2019 Annals of Internal Medicine

50. Antibiotic or silver versus standard ventriculoperitoneal shunts (BASICS): a multicentre, single-blinded, randomised trial and economic evaluation. Full Text available with Trip Pro

Antibiotic or silver versus standard ventriculoperitoneal shunts (BASICS): a multicentre, single-blinded, randomised trial and economic evaluation. Insertion of a ventriculoperitoneal shunt for hydrocephalus is one of the commonest neurosurgical procedures worldwide. Infection of the implanted shunt affects up to 15% of these patients, resulting in prolonged hospital treatment, multiple surgeries, and reduced cognition and quality of life. Our aim was to determine the clinical and cost (...) -effectiveness of antibiotic (rifampicin and clindamycin) or silver shunts compared with standard shunts at reducing infection.In this parallel, multicentre, single-blind, randomised controlled trial, we included patients with hydrocephalus of any aetiology undergoing insertion of their first ventriculoperitoneal shunt irrespective of age at 21 regional adult and paediatric neurosurgery centres in the UK and Ireland. Patients were randomly assigned (1:1:1 in random permuted blocks of three or six) to receive

2019 Lancet

51. Mechanical and oral antibiotic bowel preparation versus no bowel preparation for elective colectomy (MOBILE): a multicentre, randomised, parallel, single-blinded trial. (Abstract)

Mechanical and oral antibiotic bowel preparation versus no bowel preparation for elective colectomy (MOBILE): a multicentre, randomised, parallel, single-blinded trial. Decreased surgical site infections (SSIs) and morbidity have been reported with mechanical and oral antibiotic bowel preparation (MOABP) compared with no bowel preparation (NBP) in colonic surgery. Several societies have recommended routine use of MOABP in patients undergoing colon resection on the basis of these data. Our aim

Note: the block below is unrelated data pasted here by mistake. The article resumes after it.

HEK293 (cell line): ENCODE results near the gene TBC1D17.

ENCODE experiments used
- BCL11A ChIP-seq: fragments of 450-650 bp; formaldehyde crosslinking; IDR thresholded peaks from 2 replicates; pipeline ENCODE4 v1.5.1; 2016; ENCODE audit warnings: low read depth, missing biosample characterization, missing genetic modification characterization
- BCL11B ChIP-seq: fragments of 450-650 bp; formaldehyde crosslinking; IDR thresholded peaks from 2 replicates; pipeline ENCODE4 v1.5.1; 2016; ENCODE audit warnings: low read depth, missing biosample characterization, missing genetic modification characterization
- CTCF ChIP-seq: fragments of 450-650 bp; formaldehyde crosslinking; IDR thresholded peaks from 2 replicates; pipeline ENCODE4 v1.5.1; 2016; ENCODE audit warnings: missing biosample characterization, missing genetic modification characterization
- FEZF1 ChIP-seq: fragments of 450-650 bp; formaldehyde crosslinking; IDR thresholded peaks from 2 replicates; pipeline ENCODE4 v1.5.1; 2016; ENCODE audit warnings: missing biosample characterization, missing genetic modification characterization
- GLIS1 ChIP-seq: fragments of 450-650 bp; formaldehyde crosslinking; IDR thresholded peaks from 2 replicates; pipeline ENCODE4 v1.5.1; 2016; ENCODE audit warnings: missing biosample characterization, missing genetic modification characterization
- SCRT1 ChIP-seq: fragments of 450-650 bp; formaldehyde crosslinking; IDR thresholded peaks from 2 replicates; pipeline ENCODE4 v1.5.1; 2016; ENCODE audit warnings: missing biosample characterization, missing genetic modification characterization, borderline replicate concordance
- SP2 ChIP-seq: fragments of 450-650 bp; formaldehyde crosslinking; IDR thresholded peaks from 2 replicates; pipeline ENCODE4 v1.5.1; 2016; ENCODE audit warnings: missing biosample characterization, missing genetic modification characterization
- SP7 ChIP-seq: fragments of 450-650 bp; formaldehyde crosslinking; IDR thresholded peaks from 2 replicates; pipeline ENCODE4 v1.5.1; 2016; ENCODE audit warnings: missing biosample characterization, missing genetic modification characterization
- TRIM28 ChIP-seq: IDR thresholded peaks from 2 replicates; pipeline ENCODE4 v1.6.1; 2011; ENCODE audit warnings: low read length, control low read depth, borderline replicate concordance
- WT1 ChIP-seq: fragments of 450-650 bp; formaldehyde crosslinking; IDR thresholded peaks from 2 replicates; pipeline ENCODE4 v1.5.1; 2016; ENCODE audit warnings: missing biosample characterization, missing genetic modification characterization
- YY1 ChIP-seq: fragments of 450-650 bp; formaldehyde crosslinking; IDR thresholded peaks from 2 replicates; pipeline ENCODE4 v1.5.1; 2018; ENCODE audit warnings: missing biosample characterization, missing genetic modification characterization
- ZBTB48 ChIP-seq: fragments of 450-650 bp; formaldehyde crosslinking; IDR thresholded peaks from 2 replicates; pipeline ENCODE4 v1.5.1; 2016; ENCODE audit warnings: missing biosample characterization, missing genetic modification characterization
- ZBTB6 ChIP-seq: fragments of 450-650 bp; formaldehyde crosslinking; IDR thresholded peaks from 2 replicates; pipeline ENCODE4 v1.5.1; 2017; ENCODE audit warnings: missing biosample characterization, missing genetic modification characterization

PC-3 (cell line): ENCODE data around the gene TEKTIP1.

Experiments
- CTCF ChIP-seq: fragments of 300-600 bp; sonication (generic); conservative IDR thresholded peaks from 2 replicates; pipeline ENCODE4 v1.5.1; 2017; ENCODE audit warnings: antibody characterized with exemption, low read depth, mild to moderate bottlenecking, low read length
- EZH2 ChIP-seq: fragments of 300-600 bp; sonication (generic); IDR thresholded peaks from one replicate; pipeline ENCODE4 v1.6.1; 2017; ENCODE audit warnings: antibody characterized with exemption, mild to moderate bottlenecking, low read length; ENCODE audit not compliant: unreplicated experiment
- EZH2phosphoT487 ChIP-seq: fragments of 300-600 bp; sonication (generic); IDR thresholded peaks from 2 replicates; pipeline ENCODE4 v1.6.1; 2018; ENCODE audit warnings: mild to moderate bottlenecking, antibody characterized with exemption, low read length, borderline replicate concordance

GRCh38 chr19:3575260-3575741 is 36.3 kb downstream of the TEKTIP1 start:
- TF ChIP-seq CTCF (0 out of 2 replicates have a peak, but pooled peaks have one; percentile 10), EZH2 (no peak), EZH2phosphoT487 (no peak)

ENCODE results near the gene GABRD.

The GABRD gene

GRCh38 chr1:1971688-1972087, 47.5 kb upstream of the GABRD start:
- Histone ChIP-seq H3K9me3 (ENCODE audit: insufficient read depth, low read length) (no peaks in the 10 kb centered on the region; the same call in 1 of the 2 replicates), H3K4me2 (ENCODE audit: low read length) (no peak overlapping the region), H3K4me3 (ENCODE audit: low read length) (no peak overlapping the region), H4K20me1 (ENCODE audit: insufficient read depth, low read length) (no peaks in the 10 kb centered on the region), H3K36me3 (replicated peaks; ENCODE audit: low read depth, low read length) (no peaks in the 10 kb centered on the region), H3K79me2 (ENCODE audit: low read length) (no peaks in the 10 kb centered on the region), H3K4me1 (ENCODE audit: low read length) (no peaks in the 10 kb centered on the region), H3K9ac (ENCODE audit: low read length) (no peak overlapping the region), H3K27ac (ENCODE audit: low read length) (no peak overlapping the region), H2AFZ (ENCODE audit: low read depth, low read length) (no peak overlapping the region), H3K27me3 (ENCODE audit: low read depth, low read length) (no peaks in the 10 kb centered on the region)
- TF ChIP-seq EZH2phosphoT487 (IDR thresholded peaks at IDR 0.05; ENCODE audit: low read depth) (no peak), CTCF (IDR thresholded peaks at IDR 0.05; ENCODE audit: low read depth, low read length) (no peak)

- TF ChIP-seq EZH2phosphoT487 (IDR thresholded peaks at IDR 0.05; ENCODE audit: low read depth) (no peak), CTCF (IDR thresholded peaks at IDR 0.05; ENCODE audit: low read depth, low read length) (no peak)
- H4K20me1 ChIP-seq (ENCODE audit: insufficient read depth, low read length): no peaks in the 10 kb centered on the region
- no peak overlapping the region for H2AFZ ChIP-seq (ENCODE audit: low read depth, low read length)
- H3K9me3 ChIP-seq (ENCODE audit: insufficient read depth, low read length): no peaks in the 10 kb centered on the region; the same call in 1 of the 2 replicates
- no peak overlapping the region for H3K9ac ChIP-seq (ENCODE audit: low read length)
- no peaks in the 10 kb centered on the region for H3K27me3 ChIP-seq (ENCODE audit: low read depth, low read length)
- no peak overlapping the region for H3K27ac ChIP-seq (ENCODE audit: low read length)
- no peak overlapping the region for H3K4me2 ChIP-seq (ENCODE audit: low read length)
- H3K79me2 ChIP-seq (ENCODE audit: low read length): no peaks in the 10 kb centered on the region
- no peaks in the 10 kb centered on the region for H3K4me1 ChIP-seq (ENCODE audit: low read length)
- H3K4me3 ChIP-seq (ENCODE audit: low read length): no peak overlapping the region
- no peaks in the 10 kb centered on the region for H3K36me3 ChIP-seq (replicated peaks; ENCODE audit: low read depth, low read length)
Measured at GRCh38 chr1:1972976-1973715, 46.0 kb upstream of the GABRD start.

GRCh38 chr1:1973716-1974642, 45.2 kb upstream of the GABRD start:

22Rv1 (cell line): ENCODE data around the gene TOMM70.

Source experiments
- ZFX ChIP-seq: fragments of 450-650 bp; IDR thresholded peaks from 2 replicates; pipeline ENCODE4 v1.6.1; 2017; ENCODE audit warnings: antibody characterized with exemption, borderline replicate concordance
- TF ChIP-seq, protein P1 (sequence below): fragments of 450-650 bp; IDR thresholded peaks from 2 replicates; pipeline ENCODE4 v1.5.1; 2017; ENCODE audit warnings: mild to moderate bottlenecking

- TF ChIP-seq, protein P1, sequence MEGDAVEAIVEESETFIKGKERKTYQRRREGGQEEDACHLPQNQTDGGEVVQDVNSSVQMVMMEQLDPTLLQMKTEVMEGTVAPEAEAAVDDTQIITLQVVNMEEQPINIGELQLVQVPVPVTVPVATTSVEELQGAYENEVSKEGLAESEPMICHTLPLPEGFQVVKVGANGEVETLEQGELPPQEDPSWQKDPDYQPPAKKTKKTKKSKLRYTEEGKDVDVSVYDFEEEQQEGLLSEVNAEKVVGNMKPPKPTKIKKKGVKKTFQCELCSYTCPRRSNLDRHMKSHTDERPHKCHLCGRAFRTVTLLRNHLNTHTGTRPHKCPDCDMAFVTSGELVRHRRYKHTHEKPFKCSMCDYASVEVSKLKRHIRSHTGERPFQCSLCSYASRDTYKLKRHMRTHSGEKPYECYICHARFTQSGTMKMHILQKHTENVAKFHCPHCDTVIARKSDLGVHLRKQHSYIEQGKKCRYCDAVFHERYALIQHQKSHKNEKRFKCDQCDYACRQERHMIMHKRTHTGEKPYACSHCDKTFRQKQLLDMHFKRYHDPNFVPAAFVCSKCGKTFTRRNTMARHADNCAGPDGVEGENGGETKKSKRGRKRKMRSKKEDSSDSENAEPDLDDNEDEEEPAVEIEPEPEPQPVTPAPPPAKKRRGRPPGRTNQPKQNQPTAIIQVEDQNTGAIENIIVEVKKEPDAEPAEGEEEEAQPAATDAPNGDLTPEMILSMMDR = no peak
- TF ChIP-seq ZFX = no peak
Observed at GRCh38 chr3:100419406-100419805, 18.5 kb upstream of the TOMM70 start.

2019 Lancet Controlled trial quality: predicted high

52. Duration of intravenous antibiotic therapy in people with cystic fibrosis. (Abstract)

Duration of intravenous antibiotic therapy in people with cystic fibrosis. Progressive lung damage from recurrent exacerbations is the major cause of mortality and morbidity in cystic fibrosis. Life expectancy of people with cystic fibrosis has increased dramatically in the last 40 years. One of the major reasons for this increase is the mounting use of antibiotics to treat chest exacerbations caused by bacterial infections. The optimal duration of intravenous antibiotic therapy is not clearly (...) defined. Individuals usually receive intravenous antibiotics for 14 days, but treatment may range from 10 to 21 days. A shorter duration of antibiotic treatment risks inadequate clearance of infection which could lead to further lung damage. Prolonged courses of intravenous antibiotics are expensive and inconvenient. The risk of systemic side effects such as allergic reactions to antibiotics also increases with prolonged courses and the use of aminoglycosides requires frequent monitoring to minimise

2019 Cochrane

53. Respiratory tract infections (self-limiting) – reducing antibiotic prescribing

in the event of a significant clinical deterioration. Sore throat/pharyngitis/tonsillitis has been excluded from the contextualised guideline for two reasons: (i) in contrast to the UK, New Zealand has a relatively high incidence of rheumatic fever and therefore the risks of not prescribing an antibiotic treatment for many patients with sore throat are very much greater; and (ii) in New Zealand there are widely used guidelines that recommend antimicrobial treatment for patients with sore throat who (...) Otitis Media. Diagnosis and Management of Acute Otitis Media. Pediatrics, 2004 113(5), 1451-65. 2. McGregor A, Dovey S, Tilyard M. Antibiotic use in upper respiratory tract infections in New Zealand. Family Practice 1995;12:166-70. 3. Thomas MG, Smith AJ, Tilyard M. Rising antimicrobial resistance: a strong reason to reduce antimicrobial consumption in New Zealand. NZ Med J 2014;127:1394:72-84. 4. Heart Foundation of New Zealand: Guidelines for Group A Streptococcal Sore Throat Management Guideline